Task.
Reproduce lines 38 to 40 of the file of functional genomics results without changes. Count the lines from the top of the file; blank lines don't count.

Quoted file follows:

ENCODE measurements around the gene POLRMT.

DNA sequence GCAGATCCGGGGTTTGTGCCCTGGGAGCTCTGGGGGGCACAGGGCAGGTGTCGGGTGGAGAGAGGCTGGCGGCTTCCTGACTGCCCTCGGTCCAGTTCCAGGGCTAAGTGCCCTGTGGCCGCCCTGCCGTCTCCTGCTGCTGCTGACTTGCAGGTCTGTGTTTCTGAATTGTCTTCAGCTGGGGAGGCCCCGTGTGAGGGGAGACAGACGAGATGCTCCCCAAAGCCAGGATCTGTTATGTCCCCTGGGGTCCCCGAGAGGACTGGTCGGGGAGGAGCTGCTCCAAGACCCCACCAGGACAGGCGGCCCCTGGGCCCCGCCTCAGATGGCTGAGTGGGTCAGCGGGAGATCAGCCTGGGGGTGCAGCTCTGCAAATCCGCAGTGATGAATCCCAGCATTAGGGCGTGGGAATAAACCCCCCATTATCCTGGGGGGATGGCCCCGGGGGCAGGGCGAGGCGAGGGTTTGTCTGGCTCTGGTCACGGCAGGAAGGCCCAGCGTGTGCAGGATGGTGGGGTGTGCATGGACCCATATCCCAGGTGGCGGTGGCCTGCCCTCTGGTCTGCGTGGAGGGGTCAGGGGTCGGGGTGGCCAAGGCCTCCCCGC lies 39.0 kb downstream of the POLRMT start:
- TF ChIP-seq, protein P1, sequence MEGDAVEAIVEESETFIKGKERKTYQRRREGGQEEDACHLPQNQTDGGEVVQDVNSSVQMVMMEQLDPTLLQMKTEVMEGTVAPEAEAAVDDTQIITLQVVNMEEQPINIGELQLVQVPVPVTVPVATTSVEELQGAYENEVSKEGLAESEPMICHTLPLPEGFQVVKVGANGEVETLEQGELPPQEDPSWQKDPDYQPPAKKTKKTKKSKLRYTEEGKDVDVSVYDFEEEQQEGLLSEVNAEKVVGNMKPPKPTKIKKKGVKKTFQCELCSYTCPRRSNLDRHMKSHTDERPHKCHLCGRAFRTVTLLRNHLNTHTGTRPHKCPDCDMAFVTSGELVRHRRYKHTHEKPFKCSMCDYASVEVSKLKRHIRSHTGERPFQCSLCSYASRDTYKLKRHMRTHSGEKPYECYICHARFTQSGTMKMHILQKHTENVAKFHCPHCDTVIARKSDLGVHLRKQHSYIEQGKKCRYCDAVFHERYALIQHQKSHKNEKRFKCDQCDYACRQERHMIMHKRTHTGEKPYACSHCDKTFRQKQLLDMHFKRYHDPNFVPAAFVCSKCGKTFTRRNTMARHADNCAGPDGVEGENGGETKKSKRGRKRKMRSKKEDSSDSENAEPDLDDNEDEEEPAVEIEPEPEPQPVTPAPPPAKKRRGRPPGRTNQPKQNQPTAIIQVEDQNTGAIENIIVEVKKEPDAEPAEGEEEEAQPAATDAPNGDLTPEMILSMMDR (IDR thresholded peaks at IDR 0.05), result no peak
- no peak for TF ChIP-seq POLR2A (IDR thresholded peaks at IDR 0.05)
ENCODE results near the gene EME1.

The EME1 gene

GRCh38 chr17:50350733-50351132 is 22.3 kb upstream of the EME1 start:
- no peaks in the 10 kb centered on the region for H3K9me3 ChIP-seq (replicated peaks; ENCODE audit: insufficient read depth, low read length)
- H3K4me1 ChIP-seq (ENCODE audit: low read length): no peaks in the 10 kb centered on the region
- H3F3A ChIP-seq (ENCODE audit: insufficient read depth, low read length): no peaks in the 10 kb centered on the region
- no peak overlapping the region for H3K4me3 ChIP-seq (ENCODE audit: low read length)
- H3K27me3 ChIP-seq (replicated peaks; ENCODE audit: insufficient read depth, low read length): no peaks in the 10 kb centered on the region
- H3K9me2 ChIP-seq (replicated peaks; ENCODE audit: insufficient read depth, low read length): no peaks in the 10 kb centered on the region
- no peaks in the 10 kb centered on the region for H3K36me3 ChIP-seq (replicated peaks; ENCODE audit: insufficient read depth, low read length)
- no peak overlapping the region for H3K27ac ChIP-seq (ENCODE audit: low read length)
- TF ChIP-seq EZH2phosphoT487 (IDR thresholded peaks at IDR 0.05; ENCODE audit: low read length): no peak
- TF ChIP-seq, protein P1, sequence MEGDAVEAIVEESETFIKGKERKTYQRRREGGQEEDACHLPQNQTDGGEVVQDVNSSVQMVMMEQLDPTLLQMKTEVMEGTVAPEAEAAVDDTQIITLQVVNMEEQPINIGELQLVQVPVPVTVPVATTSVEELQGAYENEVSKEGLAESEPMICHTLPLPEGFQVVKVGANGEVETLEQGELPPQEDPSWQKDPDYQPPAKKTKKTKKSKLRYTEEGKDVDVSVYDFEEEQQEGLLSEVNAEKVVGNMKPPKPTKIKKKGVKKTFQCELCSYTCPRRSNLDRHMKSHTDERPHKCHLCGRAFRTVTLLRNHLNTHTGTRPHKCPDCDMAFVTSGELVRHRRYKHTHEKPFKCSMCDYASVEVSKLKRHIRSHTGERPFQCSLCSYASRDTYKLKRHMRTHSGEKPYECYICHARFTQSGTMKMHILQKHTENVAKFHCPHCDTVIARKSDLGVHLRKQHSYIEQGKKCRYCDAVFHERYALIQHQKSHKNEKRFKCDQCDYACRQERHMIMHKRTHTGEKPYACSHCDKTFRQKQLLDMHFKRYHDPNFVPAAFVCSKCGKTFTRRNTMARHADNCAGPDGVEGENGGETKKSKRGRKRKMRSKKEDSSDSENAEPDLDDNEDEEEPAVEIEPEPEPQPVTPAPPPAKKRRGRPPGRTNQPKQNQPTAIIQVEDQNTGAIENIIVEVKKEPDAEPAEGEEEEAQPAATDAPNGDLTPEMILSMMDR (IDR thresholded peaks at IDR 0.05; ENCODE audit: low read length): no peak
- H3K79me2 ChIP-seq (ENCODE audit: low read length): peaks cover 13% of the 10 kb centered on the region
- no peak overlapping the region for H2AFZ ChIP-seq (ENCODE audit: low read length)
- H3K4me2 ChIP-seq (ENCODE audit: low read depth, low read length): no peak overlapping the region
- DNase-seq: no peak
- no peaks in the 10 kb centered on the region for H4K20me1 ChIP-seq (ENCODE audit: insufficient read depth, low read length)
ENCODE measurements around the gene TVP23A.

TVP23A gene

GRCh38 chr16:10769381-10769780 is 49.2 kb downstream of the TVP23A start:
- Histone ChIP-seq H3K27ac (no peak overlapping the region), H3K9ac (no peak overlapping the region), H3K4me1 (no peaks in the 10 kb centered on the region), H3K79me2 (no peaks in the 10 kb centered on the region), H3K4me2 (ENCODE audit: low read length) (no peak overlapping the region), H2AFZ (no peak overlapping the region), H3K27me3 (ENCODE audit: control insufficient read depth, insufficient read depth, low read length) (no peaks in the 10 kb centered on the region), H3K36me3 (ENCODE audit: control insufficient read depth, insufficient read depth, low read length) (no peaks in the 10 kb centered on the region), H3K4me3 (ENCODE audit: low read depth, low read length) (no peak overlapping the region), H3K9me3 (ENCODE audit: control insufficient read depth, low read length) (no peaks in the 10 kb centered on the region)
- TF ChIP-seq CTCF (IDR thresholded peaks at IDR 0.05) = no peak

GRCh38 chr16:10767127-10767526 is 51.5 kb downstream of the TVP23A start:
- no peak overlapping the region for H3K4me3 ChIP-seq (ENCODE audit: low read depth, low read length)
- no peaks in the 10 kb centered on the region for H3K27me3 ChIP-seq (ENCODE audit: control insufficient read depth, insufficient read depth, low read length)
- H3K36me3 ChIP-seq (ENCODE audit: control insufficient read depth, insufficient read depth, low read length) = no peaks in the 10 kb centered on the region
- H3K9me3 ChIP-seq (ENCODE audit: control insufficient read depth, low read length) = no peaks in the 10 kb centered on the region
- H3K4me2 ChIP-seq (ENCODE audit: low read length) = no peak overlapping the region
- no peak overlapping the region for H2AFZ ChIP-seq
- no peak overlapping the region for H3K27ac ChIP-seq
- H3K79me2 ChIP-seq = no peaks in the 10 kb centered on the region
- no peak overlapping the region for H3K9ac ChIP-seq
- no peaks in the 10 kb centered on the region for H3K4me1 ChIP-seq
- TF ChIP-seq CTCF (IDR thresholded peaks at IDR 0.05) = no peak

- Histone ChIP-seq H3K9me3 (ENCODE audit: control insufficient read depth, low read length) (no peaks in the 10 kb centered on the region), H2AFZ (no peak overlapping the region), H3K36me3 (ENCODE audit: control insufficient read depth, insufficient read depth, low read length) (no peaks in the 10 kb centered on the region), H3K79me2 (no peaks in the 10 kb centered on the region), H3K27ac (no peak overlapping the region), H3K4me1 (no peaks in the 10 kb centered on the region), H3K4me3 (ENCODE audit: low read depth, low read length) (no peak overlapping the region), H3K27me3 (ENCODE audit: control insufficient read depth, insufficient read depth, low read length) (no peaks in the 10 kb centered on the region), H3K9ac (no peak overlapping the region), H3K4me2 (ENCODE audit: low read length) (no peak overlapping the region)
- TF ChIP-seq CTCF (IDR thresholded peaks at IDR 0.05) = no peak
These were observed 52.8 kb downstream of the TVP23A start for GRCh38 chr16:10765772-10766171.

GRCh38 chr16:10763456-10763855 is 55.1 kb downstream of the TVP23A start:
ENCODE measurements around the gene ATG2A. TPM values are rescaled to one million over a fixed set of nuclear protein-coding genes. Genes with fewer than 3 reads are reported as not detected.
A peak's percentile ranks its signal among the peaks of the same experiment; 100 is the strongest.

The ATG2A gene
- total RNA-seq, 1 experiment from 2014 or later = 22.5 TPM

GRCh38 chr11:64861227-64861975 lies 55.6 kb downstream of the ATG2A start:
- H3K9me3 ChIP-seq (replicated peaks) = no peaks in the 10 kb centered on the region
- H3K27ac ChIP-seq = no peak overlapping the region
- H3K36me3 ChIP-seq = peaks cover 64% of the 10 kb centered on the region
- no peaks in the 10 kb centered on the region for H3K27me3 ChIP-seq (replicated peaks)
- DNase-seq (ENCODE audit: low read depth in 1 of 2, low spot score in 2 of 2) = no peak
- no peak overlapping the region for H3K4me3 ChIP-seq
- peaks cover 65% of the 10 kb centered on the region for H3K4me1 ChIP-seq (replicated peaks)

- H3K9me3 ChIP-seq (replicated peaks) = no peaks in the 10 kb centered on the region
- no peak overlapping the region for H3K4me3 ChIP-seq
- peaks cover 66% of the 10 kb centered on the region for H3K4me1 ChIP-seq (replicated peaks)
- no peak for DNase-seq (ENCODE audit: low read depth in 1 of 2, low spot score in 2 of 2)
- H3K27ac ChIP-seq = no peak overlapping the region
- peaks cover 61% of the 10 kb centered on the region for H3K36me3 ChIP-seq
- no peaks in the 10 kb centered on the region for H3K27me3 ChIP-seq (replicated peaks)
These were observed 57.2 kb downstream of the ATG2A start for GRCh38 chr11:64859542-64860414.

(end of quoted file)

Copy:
- no peaks in the 10 kb centered on the region for H3K4me1 ChIP-seq
- TF ChIP-seq CTCF (IDR thresholded peaks at IDR 0.05) = no peak

- Histone ChIP-seq H3K9me3 (ENCODE audit: control insufficient read depth, low read length) (no peaks in the 10 kb centered on the region), H2AFZ (no peak overlapping the region), H3K36me3 (ENCODE audit: control insufficient read depth, insufficient read depth, low read length) (no peaks in the 10 kb centered on the region), H3K79me2 (no peaks in the 10 kb centered on the region), H3K27ac (no peak overlapping the region), H3K4me1 (no peaks in the 10 kb centered on the region), H3K4me3 (ENCODE audit: low read depth, low read length) (no peak overlapping the region), H3K27me3 (ENCODE audit: control insufficient read depth, insufficient read depth, low read length) (no peaks in the 10 kb centered on the region), H3K9ac (no peak overlapping the region), H3K4me2 (ENCODE audit: low read length) (no peak overlapping the region)